Franchisor 101: Open Season for Poaching in Washington

Lewitt Hackman [co-author: Caitlyn Dillon]

Washington State’s Attorney General settled a case against sandwich franchisor, Jersey Mike’s, over antipoaching provisions in its franchise agreements. Since 2018, Washington State has made agreements with more than 60 franchisors to remove similar provisions from their franchise agreements.

In some franchise systems, antipoaching provisions restrict franchisees from soliciting or hiring employees of the franchisor or another franchisee of the system. An effect of these provisions is to limit employees of the franchisor or franchisee from obtaining employment at another location in the system. This can prevent employees from getting better pay or benefits, or enjoying more convenience, or just working for another owner they like better and can stagnate employment opportunities for franchisee employees. These are policy concerns for Washington State.

Washington State’s Attorney General issued a civil investigative demand (“CID”) to Jersey Mike’s. The CID sought information on whether Jersey Mike’s included a no-poaching provision in its franchise agreements and whether the provision was enforced. Jersey Mike’s responded that it did not enforce the provision and had removed it from franchise agreement forms. The Attorney General still demanded removal of the provision from all existing Jersey Mike’s franchise agreements nationwide.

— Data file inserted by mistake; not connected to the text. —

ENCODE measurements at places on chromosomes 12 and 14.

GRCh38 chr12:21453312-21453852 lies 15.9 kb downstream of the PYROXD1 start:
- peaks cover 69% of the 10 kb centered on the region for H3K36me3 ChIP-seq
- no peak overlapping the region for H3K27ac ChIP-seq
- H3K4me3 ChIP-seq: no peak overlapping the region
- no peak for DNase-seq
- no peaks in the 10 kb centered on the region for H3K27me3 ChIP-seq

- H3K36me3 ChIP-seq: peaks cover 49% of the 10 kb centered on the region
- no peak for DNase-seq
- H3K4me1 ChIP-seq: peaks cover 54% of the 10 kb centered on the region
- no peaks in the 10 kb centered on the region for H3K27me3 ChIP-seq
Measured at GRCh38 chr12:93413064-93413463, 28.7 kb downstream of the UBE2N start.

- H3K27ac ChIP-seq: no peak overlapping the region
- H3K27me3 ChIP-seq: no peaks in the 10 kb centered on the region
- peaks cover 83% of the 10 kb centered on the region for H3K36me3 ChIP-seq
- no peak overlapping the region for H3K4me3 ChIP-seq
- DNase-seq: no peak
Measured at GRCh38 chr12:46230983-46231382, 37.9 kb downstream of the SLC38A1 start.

Jersey Mike’s refused to comply with the nationwide removal demand, arguing that a demand by Washington State should be limited to Washington franchises. The Attorney General then sued Jersey Mike’s, alleging that the non-poaching provision was a per se violation of state antitrust law. After months of discovery, the parties settled. Jersey Mike’s agreed to exclude antipoaching provisions in any new or renewed franchise agreements, and to remove the antipoaching clause from all existing franchise agreements in the U.S. Jersey Mike’s further agreed to pay the Attorney General $150,000 for costs and attorneys’ fees.

Franchisors should review their current franchise agreements with franchise counsel to analyze the benefits of removing antipoaching provisions from their form franchise agreement. Washington is one of several states investigating use of antipoaching provisions in franchise agreements. Franchisors can expect scrutiny of such provisions in the future.

Washington v. Jersey Mike’s Franchise Systems, Inc., No. 18-2-25822-7 SEA (Wash. Super. Ct. 2018)

DISCLAIMER: Because of the generality of this update, the information provided herein may not be applicable in all situations and should not be acted upon without specific legal advice based on particular situations.

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